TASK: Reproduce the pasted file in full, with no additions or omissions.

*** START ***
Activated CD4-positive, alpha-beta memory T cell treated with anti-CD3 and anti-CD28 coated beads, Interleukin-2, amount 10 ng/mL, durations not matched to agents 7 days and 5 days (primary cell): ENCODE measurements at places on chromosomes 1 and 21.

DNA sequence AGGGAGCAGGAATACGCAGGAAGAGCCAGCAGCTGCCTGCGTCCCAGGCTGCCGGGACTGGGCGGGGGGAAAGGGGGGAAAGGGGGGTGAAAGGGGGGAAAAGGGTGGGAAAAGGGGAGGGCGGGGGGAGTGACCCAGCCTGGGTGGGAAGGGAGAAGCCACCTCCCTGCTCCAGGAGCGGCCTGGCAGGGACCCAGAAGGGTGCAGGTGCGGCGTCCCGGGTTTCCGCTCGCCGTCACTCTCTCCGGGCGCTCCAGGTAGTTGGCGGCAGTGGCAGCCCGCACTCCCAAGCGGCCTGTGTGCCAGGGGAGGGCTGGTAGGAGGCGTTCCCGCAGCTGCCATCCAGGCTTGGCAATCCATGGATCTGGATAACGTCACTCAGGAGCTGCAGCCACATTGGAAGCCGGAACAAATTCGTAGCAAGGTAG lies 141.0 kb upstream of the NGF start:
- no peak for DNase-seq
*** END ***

Activated CD4-positive, alpha-beta memory T cell treated with anti-CD3 and anti-CD28 coated beads, Interleukin-2, amount 10 ng/mL, durations not matched to agents 7 days and 5 days (primary cell): ENCODE measurements at places on chromosomes 1 and 21.

DNA sequence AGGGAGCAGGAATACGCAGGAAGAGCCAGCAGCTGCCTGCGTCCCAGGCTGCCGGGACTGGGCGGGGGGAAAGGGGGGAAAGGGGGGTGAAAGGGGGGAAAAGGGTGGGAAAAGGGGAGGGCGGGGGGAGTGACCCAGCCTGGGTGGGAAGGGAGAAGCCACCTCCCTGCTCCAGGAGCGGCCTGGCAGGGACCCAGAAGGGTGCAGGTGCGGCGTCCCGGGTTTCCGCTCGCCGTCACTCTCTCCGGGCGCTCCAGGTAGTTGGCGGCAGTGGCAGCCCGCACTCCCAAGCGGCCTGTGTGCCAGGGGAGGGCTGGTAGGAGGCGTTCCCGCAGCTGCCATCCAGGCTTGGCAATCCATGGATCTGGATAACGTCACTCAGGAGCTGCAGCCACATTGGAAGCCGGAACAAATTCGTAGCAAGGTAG lies 141.0 kb upstream of the NGF start:
- no peak for DNase-seq